Legendary "G.I. Joe" writer Larry Hama, who launched the Hasbro heroes into comics at Marvel in 1982, sends the covert military team on a truly harrowing expedition in July, as he dispatches Duke, Snake Eyes, and company straight to the heart of Comic-Con International.
Running through issues #180 and #181 of "G.I. Joe: Real American Hero," IDW Publishing's continuation of the original Marvel "Joe" universe, Hama pens an adventure which puts the Joes in a race against the clock to disrupt an exchange of nuclear arms launch codes -- and, as anyone who has had to navigate the con floor in a hurry can attest, there are obstacles to this task that go beyond Cobra's vilest machinations. Comic Book Resources caught up with Hama to discuss the arc and his own thoughts on the Comic-Con experience.
"It occurred to me that nobody would bat an eye at Snake Eyes in the midst of all that cosplay," Hama said. "It also seemed like an ideal location for the bad-guys to do a covert hand-off; hard to trail a surveillance target, and electronic tracking is degraded as well."
That is not to say, though, that fans in the story would see Snake Eyes as a Snake Eyes cosplayer, as the Real American Heroes do not have a comic book presence in the world of the series. "In my 'G.I. Joe' universe, the general public is unaware of the existence of the G.I. Joe team," Hama confirmed. "People seem to forget that the original X-Men were not known to the public, unlike the FF and the Avengers who had a very public presence and very visible headquarters. Same deal with the Joes. There are no guided tours of the Pit."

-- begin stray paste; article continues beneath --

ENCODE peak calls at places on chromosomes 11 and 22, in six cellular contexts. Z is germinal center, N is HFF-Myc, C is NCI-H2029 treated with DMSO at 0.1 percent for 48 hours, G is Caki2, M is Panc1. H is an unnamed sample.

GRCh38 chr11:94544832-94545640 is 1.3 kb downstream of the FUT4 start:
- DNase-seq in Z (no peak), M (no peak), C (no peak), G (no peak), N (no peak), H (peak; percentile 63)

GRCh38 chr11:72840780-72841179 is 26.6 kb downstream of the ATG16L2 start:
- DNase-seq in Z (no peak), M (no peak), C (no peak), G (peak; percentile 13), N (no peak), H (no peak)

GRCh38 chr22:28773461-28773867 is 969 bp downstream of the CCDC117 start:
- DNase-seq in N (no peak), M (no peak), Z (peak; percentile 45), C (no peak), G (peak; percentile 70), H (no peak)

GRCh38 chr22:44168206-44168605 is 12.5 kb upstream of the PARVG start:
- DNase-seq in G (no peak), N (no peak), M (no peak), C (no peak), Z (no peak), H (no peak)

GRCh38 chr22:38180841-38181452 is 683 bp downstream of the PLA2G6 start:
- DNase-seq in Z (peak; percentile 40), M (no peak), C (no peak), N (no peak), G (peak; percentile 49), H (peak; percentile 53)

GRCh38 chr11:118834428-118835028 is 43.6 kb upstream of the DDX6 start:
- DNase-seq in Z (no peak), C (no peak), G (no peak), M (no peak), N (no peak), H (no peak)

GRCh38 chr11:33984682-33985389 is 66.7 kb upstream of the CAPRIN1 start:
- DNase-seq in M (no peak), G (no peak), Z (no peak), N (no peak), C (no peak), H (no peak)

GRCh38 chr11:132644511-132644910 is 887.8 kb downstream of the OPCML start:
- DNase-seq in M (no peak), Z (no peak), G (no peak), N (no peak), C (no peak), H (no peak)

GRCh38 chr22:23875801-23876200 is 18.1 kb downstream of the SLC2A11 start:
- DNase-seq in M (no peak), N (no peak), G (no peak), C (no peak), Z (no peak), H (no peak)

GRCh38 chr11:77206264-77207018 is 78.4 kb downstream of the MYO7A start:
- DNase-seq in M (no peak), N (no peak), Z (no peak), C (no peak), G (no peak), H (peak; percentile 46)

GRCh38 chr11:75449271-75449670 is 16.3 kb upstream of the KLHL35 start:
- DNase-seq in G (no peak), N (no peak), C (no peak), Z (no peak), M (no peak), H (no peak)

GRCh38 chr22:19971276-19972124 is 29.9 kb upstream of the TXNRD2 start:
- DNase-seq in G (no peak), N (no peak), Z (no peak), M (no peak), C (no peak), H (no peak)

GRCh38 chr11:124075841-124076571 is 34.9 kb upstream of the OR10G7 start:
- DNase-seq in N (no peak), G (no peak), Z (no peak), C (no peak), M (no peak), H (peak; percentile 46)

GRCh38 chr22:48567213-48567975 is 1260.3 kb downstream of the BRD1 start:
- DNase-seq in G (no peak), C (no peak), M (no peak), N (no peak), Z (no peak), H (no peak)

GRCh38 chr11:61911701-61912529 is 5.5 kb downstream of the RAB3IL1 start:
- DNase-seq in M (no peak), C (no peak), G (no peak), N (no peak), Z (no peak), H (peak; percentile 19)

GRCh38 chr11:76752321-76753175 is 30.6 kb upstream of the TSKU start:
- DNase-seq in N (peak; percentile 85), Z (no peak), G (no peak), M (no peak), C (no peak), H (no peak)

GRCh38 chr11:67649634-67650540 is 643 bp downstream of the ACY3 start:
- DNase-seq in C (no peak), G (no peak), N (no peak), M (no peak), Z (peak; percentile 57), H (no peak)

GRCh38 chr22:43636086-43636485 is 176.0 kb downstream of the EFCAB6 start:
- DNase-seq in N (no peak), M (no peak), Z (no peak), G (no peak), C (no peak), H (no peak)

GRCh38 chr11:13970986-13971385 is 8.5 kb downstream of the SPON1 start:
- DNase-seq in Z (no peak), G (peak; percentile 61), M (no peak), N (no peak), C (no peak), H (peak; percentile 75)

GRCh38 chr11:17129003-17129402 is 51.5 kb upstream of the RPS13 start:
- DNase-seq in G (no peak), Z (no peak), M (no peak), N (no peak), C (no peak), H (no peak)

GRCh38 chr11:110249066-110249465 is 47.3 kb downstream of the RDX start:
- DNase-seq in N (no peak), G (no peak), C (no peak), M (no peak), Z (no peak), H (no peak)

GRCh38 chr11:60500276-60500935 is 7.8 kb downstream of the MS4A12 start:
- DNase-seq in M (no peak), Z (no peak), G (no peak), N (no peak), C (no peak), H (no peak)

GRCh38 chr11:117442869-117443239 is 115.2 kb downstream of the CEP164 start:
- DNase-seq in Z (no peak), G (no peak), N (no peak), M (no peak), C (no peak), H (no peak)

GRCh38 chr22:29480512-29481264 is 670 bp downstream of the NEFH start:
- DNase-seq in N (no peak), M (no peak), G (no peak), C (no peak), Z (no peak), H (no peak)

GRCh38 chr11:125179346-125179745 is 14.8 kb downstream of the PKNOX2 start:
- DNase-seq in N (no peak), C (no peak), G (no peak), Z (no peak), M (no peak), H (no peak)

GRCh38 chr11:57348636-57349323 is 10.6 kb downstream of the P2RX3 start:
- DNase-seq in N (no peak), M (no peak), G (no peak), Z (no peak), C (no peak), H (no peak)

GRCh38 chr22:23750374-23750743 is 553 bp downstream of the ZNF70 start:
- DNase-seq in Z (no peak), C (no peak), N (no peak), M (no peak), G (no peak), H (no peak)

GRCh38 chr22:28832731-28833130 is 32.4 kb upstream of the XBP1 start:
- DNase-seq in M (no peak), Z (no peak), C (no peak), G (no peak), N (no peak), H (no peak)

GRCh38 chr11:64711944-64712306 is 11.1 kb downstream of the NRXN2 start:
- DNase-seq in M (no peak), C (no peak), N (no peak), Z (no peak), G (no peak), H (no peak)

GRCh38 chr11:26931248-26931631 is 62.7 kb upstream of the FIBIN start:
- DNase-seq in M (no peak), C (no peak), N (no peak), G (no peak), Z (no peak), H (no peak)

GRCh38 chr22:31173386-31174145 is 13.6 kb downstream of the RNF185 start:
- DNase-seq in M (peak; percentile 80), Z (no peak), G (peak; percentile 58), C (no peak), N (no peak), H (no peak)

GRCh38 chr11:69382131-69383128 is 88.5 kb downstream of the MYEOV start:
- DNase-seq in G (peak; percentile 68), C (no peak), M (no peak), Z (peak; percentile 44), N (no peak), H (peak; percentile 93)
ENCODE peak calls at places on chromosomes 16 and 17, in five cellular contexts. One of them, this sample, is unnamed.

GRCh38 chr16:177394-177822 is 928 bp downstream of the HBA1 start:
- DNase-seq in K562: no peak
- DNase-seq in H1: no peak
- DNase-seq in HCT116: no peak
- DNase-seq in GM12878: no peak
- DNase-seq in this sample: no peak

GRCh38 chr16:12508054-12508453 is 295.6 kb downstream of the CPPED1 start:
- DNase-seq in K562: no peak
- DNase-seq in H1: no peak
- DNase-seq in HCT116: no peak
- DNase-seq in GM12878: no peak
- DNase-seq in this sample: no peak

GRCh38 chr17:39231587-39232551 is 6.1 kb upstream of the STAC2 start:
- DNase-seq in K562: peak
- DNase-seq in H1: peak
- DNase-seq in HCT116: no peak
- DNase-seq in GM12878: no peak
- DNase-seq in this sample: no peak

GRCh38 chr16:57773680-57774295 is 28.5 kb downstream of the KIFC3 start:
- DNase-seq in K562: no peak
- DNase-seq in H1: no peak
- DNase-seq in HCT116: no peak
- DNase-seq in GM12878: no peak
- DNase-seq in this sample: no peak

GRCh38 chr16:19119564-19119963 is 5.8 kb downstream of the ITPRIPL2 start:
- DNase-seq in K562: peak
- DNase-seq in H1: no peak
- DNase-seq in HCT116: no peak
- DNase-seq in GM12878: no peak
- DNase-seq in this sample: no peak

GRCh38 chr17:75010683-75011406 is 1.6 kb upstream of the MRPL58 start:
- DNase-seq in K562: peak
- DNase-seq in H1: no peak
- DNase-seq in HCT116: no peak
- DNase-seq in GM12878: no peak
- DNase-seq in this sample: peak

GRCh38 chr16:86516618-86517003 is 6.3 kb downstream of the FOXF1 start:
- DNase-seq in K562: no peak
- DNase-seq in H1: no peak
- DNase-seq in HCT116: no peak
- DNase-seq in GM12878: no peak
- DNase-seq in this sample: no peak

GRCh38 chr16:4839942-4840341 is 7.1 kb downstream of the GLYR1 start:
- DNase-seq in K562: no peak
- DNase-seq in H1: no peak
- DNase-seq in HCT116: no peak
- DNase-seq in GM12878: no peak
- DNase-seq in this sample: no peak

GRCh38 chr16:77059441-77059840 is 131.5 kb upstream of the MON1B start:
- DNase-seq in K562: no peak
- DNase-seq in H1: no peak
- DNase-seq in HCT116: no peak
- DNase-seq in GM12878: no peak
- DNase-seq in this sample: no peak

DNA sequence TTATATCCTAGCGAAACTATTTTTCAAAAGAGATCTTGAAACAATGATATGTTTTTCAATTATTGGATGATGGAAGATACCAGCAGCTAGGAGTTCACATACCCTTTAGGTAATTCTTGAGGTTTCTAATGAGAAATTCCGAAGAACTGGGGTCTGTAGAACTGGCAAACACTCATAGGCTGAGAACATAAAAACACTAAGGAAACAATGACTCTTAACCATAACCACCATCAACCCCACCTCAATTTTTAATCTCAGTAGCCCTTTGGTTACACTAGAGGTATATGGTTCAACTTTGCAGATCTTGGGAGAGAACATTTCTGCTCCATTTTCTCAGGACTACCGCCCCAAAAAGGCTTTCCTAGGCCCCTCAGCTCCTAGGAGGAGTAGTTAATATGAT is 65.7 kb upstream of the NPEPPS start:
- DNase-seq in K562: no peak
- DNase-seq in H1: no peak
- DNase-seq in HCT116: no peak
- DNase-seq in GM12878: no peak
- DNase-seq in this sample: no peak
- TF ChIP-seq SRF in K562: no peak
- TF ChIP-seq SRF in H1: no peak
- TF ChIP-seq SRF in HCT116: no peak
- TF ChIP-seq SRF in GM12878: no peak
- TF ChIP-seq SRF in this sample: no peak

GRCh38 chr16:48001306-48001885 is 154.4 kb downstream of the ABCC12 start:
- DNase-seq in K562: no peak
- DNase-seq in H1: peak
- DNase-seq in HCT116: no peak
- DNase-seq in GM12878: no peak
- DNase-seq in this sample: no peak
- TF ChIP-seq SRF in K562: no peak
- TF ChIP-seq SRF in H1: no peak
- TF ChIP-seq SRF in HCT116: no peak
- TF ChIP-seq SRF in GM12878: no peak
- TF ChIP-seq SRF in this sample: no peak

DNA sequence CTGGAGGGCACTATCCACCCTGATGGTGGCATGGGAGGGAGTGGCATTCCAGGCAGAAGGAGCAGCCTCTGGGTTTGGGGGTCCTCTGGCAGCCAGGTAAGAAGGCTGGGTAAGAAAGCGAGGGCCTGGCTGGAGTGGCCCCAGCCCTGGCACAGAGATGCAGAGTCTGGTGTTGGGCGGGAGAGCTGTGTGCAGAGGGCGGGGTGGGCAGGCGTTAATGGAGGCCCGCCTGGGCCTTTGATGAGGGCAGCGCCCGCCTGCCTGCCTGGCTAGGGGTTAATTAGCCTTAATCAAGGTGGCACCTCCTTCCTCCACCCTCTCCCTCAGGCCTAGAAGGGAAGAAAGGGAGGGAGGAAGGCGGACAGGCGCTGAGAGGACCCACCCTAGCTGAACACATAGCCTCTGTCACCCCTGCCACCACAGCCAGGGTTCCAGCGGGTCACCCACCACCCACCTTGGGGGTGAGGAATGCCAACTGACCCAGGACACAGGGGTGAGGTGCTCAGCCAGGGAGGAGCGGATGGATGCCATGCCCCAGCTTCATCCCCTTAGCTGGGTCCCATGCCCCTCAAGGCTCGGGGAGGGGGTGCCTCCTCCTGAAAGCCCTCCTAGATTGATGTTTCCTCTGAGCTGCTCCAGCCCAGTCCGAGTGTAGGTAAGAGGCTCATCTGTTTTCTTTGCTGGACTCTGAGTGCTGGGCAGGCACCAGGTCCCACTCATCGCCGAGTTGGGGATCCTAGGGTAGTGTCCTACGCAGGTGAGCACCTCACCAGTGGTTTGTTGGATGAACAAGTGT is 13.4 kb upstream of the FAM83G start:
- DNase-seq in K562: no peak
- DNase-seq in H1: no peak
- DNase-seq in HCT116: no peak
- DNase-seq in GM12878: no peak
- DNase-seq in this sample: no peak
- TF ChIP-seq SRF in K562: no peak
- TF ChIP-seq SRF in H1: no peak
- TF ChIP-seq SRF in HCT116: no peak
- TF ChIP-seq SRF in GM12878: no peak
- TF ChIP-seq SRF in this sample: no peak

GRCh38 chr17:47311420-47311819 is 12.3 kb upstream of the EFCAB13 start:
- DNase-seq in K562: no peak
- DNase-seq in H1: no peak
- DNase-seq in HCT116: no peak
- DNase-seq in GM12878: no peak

Hama added that Comic-Con's virtues as a place to do dirty dealings works well because it is "very public and very crowded." "If you want to do a covert meet and 'clear your six,' the con is a good place to do it," he said, adding that the infamous traffic flow problems on the con floor would play a role in the plot.
The writer said that none of his real-life con experiences have made their way into the "G.I. Joe" arc. "Most of the horror at cons doesn't translate into good dramaturgy," he said. "Last time I was at SDCC, a friend told me she had to stand in line for an hour to get into the ladies room. That's horrific, but how do you work that into a story?"
The con arc will also introduce a new villain to the "Real American Hero" continuity, though it will be a character familiar to fans who have followed the many iterations of "G.I. Joe" following its run at Marvel. "It's actually a character I used in the run of 'Storm Shadow,'" Hama said, referring to the series he wrote for Devil's Due. "She will be a continuing character in 'RAH.' In fact, there are two female characters from 'SS' I am recycling."
With the massive crowd scenes inherent in a story set at Comic-Con, Hama is putting series artist SL Gallant through his paces, but Hama said Gallant is rising to the challenge. "I am amazed that he drew diagrammatic shots of the main con floor! He didn't cheat by just doing series of close-ups. He draws the whole shebang!" Hama said. "I really like what he is doing with the book."
Appropriately, Hama himself is a guest of Comic-Con this year, which runs from July 11-15. There is no word yet as to whether Snake Eyes and Scarlett will be joining him...
"G.I. Joe: Real American Hero" infiltrates Comic-Con International in July.